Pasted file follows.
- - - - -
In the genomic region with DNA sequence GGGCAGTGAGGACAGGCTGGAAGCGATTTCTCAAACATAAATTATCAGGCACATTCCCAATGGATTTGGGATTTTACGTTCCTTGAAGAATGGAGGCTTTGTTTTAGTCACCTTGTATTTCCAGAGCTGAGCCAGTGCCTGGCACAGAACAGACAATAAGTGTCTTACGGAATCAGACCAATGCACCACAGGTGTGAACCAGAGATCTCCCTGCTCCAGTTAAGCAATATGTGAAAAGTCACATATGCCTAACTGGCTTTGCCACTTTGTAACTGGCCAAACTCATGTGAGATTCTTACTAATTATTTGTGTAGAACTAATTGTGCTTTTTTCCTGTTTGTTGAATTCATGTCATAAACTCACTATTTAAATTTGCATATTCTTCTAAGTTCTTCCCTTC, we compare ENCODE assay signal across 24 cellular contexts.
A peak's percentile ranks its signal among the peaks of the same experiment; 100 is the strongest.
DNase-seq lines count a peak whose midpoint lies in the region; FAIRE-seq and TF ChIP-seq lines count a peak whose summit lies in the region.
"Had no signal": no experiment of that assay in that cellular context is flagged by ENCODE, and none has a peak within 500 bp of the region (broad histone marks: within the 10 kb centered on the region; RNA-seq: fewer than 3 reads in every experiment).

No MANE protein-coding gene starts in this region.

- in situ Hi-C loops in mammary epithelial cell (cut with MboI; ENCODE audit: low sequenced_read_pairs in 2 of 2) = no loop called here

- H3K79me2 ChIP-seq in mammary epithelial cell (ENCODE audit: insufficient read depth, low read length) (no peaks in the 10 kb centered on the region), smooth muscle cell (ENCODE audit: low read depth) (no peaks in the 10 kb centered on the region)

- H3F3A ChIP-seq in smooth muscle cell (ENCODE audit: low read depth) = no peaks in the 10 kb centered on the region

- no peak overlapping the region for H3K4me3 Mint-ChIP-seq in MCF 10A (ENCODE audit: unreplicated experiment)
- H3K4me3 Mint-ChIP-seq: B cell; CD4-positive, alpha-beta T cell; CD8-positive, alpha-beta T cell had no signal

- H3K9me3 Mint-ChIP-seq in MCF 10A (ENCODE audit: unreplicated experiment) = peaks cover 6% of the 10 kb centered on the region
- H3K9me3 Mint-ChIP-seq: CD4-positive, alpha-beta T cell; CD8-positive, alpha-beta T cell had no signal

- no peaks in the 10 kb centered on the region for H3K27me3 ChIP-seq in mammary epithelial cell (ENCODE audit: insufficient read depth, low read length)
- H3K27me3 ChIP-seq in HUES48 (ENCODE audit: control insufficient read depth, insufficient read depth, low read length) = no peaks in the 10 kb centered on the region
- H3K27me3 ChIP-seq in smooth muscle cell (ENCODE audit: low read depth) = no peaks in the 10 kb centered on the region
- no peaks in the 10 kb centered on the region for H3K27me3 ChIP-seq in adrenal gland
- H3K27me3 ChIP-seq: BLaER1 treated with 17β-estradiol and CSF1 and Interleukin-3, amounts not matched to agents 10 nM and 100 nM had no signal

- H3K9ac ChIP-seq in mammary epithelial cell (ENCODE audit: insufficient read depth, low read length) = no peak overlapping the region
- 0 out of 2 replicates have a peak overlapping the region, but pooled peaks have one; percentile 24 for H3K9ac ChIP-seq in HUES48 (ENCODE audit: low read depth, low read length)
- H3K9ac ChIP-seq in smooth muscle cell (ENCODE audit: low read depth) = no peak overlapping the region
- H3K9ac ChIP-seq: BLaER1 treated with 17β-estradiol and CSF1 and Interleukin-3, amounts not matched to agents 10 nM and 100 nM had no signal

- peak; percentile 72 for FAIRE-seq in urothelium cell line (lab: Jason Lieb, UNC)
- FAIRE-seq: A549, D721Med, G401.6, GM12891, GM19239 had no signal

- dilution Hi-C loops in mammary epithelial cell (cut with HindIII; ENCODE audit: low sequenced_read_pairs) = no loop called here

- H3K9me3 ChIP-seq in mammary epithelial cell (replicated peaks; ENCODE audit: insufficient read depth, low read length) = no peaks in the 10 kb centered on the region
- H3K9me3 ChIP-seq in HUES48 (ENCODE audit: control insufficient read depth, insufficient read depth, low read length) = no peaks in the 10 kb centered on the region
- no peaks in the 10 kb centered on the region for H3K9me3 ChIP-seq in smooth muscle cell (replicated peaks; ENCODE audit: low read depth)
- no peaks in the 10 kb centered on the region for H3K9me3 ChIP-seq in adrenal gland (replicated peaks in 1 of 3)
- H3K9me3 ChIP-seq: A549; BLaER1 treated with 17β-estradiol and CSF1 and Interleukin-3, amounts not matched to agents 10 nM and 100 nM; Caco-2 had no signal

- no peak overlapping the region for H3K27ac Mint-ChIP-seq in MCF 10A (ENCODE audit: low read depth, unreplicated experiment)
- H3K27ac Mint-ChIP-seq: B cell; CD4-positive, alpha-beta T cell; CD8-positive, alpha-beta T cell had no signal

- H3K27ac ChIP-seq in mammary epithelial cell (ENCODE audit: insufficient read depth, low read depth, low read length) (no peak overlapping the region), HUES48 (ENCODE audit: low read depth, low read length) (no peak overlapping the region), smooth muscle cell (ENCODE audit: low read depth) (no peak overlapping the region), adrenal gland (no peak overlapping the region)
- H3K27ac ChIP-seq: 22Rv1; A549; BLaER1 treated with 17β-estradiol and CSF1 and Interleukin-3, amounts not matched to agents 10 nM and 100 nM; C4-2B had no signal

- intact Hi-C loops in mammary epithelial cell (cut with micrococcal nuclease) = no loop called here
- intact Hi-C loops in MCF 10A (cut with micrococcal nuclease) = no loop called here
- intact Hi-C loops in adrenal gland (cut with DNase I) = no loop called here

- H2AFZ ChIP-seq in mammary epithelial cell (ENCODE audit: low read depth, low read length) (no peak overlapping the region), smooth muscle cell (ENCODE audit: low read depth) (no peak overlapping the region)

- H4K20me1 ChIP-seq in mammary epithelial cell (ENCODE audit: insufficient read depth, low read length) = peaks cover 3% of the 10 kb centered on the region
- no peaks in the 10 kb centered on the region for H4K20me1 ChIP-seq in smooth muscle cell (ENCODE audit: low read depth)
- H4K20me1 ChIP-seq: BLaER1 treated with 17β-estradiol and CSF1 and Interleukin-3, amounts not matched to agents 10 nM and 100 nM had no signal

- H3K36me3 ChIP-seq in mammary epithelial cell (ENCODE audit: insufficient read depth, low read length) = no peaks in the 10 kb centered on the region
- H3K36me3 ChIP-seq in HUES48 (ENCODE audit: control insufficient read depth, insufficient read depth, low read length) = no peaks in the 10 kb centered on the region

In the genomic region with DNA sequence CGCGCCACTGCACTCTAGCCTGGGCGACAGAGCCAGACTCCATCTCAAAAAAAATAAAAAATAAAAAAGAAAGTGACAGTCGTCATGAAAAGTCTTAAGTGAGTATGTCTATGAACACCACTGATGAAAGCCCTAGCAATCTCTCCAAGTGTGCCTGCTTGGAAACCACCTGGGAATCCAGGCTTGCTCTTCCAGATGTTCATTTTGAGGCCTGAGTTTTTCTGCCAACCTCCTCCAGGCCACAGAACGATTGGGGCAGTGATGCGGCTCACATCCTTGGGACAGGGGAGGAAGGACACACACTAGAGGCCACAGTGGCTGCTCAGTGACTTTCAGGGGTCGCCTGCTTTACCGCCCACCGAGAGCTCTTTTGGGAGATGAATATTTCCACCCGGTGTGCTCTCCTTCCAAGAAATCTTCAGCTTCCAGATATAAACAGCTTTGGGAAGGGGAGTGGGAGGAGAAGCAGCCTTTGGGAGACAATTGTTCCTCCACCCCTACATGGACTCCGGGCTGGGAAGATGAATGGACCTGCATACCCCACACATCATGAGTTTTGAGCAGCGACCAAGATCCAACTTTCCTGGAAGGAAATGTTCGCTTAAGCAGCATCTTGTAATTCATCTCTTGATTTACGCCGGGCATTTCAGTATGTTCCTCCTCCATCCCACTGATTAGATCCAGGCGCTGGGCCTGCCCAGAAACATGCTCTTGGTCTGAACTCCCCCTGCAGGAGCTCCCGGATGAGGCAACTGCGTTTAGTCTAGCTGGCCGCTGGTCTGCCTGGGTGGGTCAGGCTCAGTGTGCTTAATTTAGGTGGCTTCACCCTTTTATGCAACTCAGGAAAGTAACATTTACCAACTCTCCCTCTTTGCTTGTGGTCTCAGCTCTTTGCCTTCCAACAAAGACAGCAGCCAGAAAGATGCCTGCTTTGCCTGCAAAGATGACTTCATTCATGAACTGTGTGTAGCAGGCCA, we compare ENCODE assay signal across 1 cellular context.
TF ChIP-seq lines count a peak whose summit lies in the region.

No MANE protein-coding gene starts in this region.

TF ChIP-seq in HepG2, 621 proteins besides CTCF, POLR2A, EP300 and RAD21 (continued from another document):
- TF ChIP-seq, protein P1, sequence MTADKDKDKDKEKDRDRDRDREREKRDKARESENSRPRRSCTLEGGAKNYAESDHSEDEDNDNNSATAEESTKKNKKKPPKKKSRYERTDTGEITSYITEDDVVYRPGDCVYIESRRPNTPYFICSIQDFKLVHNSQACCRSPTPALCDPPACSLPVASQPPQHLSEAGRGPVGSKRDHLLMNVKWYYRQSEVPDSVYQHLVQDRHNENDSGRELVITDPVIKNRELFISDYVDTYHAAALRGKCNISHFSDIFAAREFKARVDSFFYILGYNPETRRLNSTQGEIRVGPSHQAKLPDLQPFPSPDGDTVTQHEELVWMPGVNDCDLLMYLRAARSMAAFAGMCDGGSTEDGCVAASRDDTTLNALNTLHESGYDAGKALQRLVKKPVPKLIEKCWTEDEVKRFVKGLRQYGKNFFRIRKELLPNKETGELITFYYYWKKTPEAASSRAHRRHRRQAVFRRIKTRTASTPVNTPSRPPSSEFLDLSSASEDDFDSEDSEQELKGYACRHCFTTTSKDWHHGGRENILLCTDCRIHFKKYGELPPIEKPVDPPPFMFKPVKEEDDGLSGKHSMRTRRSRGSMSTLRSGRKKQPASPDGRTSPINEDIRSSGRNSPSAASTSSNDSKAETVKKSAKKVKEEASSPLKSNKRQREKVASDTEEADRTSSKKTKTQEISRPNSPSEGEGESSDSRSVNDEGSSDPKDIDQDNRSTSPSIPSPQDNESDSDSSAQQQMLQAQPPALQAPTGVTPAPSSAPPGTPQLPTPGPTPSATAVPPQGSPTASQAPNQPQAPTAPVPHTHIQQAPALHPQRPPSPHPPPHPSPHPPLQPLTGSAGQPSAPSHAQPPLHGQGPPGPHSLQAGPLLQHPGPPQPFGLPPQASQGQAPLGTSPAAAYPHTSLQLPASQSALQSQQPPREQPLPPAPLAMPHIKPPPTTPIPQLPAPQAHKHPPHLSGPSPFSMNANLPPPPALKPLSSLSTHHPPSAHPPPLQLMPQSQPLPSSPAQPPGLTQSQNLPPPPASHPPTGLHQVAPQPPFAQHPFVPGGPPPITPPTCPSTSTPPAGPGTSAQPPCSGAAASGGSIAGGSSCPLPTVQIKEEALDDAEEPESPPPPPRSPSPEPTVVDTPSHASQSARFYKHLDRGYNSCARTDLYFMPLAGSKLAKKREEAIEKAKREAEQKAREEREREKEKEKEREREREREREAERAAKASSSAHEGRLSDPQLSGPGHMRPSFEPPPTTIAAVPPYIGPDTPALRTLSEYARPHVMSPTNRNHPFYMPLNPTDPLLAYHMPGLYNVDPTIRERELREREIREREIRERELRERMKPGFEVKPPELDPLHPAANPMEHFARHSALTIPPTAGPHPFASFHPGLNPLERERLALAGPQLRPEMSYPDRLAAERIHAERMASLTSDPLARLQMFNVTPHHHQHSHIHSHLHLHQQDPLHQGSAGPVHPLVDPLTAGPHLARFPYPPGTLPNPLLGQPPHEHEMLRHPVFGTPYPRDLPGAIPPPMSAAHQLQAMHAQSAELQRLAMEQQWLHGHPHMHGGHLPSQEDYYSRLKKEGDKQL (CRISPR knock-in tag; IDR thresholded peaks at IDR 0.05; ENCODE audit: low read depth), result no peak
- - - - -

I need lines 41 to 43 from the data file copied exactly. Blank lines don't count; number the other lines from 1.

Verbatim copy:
- H3K36me3 ChIP-seq in mammary epithelial cell (ENCODE audit: insufficient read depth, low read length) = no peaks in the 10 kb centered on the region
- H3K36me3 ChIP-seq in HUES48 (ENCODE audit: control insufficient read depth, insufficient read depth, low read length) = no peaks in the 10 kb centered on the region

In the genomic region with DNA sequence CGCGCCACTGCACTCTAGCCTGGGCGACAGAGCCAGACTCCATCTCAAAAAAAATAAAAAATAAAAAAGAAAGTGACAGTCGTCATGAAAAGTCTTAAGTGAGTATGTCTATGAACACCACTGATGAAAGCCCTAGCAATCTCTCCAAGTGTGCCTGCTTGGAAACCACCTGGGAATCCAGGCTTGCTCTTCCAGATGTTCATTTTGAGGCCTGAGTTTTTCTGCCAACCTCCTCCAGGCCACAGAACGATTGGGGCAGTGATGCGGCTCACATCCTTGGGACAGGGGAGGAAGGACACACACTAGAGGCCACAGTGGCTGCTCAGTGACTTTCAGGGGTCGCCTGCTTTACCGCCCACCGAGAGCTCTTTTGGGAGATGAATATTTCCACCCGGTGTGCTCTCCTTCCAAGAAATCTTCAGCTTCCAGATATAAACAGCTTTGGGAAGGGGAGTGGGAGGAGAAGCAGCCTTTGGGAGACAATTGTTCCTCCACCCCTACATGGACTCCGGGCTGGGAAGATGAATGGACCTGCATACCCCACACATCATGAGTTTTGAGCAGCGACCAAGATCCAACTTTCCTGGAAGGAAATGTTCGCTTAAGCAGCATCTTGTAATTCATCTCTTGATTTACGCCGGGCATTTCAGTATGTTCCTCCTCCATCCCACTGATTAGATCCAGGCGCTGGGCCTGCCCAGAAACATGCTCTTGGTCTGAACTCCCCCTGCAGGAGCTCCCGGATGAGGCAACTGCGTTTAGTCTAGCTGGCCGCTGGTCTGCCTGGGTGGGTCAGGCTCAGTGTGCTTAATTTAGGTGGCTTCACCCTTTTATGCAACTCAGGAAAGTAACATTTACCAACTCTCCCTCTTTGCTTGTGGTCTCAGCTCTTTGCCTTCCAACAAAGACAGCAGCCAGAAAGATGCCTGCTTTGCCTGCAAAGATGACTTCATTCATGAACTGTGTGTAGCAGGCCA, we compare ENCODE assay signal across 1 cellular context.